Humans are excessively dependent on language and so it should be no surprise that when it comes to becoming more grateful people, we will need to tap into the language portion of our brain. For almost all of these practices I am going to suggest that you hand write things. Handwriting forces your brain to mentally engage with the content in a way that typing does not. However, if you are in a pinch and want to pull out your phone and open up the notes section to jot down a few things, doing so will be better than nothing.
For this practice, start your day with five things that you are grateful for, trying to add at least one different thing each day.
Rather than only writing down what we are grateful for, try and identify the emotion that you experience when this is taking place. For example, you might recognize that you are grateful that your partner washed all of the dishes and cleaned the kitchen last night.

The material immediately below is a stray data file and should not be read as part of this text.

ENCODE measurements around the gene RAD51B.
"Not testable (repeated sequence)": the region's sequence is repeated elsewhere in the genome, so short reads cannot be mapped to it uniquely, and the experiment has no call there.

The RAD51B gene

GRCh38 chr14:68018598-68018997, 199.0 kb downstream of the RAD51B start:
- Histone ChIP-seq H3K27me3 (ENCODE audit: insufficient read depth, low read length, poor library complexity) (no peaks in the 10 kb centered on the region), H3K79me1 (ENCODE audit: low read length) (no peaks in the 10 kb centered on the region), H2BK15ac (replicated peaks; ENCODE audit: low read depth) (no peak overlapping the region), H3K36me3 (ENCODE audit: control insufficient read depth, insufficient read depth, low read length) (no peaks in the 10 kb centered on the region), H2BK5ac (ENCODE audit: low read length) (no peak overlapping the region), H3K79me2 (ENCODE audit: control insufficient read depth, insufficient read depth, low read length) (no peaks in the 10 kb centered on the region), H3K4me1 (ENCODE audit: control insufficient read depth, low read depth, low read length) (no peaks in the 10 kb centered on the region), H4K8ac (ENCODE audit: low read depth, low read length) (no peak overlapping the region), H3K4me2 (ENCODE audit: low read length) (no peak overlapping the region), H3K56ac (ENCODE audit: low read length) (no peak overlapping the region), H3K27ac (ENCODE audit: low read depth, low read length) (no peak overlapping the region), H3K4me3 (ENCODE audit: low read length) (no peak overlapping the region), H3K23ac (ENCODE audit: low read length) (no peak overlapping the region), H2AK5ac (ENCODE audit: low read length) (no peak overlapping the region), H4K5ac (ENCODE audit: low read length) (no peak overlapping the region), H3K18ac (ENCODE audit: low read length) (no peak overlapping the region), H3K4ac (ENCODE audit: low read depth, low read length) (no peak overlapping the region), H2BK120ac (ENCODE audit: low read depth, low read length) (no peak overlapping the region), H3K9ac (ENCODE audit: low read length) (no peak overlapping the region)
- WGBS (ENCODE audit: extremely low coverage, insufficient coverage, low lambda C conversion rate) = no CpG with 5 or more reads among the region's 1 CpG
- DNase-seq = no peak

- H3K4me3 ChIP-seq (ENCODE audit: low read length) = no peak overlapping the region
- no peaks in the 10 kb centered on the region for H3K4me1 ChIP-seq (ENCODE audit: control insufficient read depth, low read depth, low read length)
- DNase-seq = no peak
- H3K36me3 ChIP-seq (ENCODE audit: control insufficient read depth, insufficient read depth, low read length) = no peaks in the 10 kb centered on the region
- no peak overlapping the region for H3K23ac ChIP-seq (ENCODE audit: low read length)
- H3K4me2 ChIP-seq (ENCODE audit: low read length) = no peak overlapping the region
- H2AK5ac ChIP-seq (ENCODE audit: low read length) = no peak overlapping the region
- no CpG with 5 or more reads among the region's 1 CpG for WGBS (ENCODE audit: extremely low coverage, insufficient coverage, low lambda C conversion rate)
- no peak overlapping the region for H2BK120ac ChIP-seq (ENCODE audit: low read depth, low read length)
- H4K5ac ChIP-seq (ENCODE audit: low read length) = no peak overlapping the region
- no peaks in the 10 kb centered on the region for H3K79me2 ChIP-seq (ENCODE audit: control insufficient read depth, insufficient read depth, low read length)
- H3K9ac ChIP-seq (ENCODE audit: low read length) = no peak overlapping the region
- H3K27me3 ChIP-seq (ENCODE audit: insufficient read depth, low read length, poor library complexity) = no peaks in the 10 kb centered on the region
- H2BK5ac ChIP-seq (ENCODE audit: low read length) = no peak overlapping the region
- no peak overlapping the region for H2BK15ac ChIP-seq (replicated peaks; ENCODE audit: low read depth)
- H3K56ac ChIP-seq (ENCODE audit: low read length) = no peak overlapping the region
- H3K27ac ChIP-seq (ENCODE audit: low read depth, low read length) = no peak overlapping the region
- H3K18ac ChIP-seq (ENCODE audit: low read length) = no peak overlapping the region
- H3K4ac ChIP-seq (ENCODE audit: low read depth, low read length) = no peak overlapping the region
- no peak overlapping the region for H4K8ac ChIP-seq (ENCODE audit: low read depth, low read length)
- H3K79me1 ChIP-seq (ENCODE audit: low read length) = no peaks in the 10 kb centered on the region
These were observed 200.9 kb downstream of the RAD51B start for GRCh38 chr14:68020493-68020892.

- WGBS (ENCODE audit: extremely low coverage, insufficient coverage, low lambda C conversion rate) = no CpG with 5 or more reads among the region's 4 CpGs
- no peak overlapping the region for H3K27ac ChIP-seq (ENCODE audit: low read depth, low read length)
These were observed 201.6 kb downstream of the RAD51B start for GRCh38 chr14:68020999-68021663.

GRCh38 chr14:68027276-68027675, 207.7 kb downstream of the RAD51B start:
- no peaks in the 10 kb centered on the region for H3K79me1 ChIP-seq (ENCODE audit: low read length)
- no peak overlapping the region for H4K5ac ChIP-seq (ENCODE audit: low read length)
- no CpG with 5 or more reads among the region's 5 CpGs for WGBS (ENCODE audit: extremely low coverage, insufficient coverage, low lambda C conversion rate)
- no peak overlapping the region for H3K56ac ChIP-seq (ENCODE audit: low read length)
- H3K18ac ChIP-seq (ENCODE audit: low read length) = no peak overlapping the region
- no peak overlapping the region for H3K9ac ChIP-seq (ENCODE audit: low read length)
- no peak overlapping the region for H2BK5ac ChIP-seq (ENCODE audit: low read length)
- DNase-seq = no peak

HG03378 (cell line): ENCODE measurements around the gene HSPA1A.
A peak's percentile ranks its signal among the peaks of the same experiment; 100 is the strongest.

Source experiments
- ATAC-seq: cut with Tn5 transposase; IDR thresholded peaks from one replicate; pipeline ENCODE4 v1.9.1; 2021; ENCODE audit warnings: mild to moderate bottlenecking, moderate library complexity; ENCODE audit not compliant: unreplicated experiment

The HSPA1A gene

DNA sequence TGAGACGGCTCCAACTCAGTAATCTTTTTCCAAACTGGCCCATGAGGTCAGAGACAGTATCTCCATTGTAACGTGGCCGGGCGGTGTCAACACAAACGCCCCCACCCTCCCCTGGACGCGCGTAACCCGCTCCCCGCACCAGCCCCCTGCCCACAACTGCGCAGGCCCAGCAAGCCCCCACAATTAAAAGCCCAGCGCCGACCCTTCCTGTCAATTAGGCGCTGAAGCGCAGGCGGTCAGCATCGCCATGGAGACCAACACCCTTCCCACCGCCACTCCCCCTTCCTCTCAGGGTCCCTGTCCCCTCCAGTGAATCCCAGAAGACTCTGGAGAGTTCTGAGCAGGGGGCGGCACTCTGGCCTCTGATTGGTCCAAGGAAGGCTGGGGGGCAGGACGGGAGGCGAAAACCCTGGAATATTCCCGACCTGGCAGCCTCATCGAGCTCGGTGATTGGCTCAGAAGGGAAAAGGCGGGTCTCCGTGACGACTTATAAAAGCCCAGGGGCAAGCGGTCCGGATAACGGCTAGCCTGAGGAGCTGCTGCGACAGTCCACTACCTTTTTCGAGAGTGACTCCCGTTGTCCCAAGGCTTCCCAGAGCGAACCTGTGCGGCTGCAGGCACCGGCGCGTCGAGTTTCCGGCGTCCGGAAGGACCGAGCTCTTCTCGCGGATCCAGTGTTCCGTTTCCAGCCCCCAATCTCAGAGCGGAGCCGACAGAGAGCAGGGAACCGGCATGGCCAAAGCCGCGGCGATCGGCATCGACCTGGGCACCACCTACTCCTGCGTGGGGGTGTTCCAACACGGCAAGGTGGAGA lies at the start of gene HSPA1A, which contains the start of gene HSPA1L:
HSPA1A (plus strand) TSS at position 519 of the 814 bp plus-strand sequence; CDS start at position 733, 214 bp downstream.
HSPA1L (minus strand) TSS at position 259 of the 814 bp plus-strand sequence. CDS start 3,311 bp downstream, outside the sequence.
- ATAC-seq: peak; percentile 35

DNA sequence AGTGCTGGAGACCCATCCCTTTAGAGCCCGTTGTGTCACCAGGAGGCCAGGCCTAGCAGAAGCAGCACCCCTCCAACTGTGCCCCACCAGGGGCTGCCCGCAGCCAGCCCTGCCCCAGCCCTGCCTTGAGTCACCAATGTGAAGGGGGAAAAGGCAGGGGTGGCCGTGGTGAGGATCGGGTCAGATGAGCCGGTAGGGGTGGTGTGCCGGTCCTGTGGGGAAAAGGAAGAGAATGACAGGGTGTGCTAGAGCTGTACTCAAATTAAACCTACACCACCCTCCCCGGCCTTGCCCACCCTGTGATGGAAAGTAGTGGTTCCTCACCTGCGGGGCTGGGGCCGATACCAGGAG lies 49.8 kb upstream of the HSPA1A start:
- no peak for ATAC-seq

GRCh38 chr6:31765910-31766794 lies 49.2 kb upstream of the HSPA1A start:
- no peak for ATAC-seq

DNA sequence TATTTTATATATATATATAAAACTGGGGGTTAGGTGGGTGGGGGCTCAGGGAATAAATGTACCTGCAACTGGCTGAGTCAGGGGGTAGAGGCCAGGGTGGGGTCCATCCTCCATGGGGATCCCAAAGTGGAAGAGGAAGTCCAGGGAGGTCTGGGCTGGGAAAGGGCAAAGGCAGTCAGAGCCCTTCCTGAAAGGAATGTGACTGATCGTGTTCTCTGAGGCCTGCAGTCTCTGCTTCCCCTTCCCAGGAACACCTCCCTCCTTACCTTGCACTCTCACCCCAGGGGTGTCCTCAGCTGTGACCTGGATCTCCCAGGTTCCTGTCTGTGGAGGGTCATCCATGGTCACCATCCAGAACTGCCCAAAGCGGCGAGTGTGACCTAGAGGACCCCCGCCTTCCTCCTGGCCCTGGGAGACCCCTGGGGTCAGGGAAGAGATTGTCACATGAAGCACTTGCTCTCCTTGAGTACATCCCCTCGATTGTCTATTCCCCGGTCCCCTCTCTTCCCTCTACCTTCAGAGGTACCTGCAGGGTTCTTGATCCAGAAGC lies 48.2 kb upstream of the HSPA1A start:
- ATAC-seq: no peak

Try and take this a step further by identifying the positive emotions that you experience from this act. You might write something like, "When Robert takes care of the dishes the night before, I feel relief in my body knowing that there is one less thing that I am going to have to do the next day." Taking this a step further not only recognizes the grateful state we are in, but puts a bodily experience to this little gratitude.
Cards or Notes
My three year old loves going to the mailbox everyday. At this point in his life the journey is still whimsical. Who knows what is going to be inside of that mailbox when we open it!? Someday I am going to have to break it to him that it's mostly coupons, time share advertisements, and postcards from my local realtor wanting to just say "hey, call me if you need anything."
But every now and then, you open up the mailbox and you see your name handwritten on an envelop. You realize this might be an actual letter! Like written by an actual person or actual friend!
Who doesn't love a nice handwritten note? The people in your life are no exception to this. Sit down and write a letter of gratitude to a friend or family member. Or you can even just write a little post it note and drop it on somebody's desk. The words don't have to be flowery and poetic. It can be as simple as, "Jenna, you crushed it in your presentation last week! Thanks for being you!"